Local or Online?

My wife and I buy a great deal of merchandise online. That’s not by choice, but by semi-necessity. I say semi-necessity because I don’t absolutely need those shelled pistachio nuts, but we did need the cleaning supplies vanished from the shelves of all the local emporiums. I buy my shirts online, and I do wear collared dress shirts almost every day, because no local store carries any color but white or pale blue, or a wide variety of cowboy shirts, which aren’t exactly my style. Paradoxically, the western wear store which carried boots I could wear has gone out of business; so now I’m buying boots online as well.

It’s not just clothing, either. We’ve had to purchase outdoor furniture covers online because the local home improvement big box store runs out of covers within a month of initial summer stocking… and seldom reorders. Now that all the office supply stores have closed, the go-to for such supplies is Staples online.

It’s not that Cedar City is dying. The population has more than doubled over the past 10-15 years, and we have auto supply stores, tire stores, and Mexican food restaurants, as well as more than score of fast food outlets, but the nearest decent women’s wear store is 55 miles away, which might explain why my wife’s clothes and shoes are bought anywhere but in Cedar City.

Part of this might be because Cedar City is a university town, but given the significant numbers of large and elaborate houses being built here – and inhabited – I can’t believe that we’re the only people in the town who have to resort to online purchases of a significant amount of goods.

Yet, usually, if there’s money to be made, there’s some entrepreneur ready to fill that need. If Cedar City can’t support one office supply store, when at one time there were three, when the population was significantly smaller, does that reflect a diminishing need for office supplies or lower profit margins for such stores… or both? I can see the decline in the sale of dress shirts for men and classy clothes for women, at least here in Cedar City, but the decline of western wear?

And even if these and other items no longer sell in large enough quantities to be “profitable,” does this mean that proprietors want more profit, or that there really is no profit in rural towns such as Cedar City, with a market area of approximately 50,000 inhabitants?

The result is that this reduced and diverted commerce goes elsewhere and reduces overall local income, as well as entailing a tremendous amount of waste in terms of the bubble wrap and cardboard used to package and deliver online goods. But if I have to choose between driving three hours one way [the nearest city to sell items not available here] to buy what might be called standard purchases or to use the internet… the internet wins almost every time… and the economy of Cedar City loses.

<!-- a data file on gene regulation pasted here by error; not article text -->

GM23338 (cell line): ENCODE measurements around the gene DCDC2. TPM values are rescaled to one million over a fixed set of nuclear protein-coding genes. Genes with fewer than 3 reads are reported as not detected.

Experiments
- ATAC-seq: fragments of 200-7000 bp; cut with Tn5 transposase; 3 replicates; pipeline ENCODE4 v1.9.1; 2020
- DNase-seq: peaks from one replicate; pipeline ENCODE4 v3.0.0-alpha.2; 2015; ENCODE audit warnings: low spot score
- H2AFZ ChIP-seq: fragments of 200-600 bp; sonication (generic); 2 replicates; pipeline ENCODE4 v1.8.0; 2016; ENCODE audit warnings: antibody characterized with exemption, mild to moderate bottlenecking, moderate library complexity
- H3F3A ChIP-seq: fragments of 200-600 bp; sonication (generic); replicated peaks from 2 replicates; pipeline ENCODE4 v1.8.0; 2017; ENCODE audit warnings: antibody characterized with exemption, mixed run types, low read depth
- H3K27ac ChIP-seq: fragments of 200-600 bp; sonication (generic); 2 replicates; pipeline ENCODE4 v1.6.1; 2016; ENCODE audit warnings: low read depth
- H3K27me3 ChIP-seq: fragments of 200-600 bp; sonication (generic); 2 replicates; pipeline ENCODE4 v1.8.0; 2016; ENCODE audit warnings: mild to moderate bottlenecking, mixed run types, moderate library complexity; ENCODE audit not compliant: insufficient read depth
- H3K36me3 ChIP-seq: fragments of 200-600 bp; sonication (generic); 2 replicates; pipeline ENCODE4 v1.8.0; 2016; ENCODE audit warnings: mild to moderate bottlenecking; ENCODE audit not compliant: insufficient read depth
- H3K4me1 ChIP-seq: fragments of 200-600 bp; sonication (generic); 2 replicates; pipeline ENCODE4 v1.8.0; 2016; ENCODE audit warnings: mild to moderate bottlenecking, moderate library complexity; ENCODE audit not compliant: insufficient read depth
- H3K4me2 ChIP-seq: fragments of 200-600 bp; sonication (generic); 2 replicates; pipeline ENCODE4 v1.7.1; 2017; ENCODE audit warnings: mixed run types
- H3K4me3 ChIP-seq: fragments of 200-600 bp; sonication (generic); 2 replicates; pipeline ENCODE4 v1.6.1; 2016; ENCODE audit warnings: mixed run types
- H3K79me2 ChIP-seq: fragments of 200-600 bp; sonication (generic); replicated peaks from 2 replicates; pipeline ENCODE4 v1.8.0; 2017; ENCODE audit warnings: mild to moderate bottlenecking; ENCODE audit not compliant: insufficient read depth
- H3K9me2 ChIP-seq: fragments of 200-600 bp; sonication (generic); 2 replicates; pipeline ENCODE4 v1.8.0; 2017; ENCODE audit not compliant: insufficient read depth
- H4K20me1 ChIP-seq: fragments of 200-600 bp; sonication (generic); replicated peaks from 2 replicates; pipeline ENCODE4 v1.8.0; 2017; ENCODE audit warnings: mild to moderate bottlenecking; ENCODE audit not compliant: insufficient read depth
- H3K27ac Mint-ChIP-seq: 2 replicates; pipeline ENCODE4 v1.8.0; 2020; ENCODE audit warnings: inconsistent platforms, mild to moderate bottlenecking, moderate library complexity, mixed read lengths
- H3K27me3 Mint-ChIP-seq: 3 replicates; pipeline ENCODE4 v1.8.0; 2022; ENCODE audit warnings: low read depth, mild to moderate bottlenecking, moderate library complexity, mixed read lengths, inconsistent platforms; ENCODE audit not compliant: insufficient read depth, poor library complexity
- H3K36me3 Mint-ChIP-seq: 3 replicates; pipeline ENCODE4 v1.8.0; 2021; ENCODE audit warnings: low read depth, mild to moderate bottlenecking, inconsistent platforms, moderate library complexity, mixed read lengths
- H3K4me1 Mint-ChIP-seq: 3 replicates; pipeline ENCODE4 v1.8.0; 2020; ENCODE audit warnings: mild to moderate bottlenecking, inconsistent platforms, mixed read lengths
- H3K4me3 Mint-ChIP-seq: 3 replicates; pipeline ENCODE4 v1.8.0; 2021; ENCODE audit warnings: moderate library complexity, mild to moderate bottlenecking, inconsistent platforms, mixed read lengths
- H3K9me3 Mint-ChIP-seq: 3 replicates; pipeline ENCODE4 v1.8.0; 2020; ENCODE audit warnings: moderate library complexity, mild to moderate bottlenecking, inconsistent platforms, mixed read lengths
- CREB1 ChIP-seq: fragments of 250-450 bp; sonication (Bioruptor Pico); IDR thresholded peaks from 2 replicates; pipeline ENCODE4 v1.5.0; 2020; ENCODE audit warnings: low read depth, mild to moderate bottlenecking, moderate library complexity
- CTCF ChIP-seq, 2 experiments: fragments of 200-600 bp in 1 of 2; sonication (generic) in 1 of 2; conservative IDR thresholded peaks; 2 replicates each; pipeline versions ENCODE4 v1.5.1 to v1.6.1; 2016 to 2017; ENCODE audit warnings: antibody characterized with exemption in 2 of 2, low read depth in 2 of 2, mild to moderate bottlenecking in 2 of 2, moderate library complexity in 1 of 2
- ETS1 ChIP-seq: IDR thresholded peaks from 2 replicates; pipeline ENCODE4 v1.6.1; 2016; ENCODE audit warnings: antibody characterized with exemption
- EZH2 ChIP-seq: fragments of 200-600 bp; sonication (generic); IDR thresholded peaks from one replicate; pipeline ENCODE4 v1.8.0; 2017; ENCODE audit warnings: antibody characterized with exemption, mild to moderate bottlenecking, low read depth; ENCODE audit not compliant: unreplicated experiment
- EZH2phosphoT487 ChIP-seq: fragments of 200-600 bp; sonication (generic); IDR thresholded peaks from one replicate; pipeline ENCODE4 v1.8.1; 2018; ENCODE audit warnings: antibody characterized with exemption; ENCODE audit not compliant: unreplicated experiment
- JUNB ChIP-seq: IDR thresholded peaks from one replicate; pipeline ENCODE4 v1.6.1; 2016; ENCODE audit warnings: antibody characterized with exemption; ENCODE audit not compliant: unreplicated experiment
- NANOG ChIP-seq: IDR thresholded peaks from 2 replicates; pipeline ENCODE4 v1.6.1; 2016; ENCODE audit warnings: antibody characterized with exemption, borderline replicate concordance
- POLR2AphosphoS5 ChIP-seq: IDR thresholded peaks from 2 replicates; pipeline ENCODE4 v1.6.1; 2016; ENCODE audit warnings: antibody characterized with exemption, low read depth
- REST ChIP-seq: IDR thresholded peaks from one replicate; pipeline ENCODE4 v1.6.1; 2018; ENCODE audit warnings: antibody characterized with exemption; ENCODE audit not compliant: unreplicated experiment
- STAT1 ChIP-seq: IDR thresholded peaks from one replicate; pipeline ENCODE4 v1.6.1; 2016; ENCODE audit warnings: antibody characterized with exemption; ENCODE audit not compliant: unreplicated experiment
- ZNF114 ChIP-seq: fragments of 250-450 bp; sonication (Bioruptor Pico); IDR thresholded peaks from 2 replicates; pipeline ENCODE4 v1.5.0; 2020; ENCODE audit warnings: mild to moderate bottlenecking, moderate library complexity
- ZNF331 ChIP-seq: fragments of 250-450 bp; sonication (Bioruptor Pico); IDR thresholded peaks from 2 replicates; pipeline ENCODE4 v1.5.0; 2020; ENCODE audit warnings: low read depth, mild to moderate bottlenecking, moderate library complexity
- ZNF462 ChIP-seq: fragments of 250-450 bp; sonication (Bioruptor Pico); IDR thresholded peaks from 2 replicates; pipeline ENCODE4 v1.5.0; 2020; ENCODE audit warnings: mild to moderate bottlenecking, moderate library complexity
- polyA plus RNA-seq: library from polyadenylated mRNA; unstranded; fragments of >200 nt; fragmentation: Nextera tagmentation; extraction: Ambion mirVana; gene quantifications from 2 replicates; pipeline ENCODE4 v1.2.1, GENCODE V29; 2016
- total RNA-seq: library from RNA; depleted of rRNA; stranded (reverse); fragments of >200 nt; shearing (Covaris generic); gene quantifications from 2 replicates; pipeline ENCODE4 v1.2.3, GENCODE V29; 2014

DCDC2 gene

3 thoughts on “Local or Online?”

  1. Monica says:

    I live in a semi-rural part of Oregon and the nearest shoe store that isn’t Wal-Mart is a half hour drive away. There used to be a place here in town, but not any more.

    A lot of the shops started closing when internet shopping became popular, because they couldn’t compete on price with an internet retailer. A lot of people here seem to prefer to shop online and save a buck or two, rather than patronize local shops.

  2. Wine Guy says:

    Sir and Ma’am, you just described all of small town USA. The essay and the comment exactly describe where I live in rural CA.

    Do I feel bad about it? Sort of – I buy local when I can but I don’t feel guilty if Amazon and the like end up filling the order.

  3. Postagoras says:

    In the Olden Days when stores served as local warehouses for goods, the various stores competed on price and curation. The good grocer out-competed the bad one, the knowledgeable movie clerk bested the others, etc.
    The reputation for good curation has to be very good for a brick-and-mortar store to stave off the competition of online convenience, but it’s possible. Bookstores and boutiques seem to be the best at building those reputations.
    That reputation can fade from one generation to the next, so the survivors may just be the tail end of the brick-and-mortar tradition.

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